In Mary’s example, she’d need to put up $150,000 in order to exercise her ISOs. If she already held shares in the company, she could surrender 3,000 of them ($50 * 3,000 = $150,000) to fund the purchase.
Stock swaps are tax deferred transactions. Any basis you have in existing shares is carried over to the new shares you’ll receive. This can be pretty helpful. It allows you to avoid realizing taxable gains on old shares when your objective is to raise cash to buy new shares.
With most ISO strategies we’re assuming that an option is in the money. In other words, the market price of the shares is higher than the exercise price on the options you hold. In this circumstance the best way to limit taxes is to make sure any transactions are qualifying dispositions.
This isn’t always the case though. If your company runs into trouble there’s always a chance that the market price is lower than the exercise price on your options. Many people in this situation assume that if their options are out of the money, their only choice is to let them expire worthless.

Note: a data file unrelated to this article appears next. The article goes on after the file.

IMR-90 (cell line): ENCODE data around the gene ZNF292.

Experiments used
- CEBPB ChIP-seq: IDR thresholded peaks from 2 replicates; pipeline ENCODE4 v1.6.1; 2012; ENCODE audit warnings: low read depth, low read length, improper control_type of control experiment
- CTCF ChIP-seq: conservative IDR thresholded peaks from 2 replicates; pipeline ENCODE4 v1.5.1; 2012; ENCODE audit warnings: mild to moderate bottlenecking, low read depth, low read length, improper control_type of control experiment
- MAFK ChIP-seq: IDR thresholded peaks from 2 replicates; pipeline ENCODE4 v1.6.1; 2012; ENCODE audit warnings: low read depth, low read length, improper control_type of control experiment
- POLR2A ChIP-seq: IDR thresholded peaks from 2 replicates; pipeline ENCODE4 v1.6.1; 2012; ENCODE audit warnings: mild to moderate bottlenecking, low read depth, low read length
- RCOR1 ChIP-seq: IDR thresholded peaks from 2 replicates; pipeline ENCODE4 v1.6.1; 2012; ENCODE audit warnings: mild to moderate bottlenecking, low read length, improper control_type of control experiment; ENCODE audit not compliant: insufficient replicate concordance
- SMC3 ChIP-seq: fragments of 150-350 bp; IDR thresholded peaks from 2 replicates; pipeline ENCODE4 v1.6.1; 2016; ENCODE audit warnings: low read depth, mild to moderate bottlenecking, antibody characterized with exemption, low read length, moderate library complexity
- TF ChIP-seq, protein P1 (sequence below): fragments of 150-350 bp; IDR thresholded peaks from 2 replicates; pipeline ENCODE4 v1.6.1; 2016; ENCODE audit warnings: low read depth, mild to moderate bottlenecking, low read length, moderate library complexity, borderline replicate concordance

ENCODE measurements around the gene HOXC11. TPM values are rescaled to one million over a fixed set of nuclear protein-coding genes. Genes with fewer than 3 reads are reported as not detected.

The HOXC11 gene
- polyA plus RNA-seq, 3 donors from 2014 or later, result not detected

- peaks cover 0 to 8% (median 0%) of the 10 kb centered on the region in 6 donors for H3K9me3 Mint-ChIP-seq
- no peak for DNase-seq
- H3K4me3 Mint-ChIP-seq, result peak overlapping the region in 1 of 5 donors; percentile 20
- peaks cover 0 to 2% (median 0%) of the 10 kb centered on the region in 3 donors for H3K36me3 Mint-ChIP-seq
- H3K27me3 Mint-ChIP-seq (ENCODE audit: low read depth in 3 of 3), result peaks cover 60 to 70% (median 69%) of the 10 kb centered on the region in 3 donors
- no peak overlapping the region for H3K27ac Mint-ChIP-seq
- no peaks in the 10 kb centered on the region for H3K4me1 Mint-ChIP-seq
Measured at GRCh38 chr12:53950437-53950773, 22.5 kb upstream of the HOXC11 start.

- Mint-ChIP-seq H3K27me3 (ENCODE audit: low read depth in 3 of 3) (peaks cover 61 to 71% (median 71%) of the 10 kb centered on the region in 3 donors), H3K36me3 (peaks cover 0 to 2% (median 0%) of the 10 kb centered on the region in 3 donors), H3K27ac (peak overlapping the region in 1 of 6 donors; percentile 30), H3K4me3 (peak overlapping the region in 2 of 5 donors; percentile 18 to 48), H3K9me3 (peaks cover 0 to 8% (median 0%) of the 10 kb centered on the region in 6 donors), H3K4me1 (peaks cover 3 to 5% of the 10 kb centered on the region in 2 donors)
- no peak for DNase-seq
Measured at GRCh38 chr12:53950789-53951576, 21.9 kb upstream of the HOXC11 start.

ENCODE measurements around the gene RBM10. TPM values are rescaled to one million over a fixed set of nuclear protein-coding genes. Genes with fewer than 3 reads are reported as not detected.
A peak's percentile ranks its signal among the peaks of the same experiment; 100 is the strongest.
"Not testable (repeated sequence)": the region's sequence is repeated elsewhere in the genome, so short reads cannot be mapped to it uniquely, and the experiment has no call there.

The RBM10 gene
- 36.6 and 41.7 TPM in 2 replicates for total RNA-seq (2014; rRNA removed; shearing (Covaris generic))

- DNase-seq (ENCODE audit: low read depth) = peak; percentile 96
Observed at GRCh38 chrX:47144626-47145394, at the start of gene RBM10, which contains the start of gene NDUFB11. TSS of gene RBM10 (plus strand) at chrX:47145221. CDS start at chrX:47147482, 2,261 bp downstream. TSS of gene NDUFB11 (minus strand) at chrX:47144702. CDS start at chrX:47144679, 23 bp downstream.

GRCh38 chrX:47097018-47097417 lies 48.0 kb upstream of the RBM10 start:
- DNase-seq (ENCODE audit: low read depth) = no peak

Why not pursue a disqualifying disposition? By selling the shares before the holding period requirement for a qualifying disposition, the bargain element (stock price – exercise price) is treated as income. If the stock is trading lower than its exercise price, the bargain element is negative, and can work to offset income.
ISOs & Tax Management
At the end of the day, like anything, the right strategy for you should align with your comprehensive financial strategy. ISOs can have great tax benefits, but in order to qualify you’ll have to hang on to the shares for at least a year. Make sure you’re comfortable with this type of concentration risk, understand the tax implications of both qualifying and disqualifying dispositions. Thousands of “paper millionaires” have been wiped out after being too confident in the future value of their company’s shares.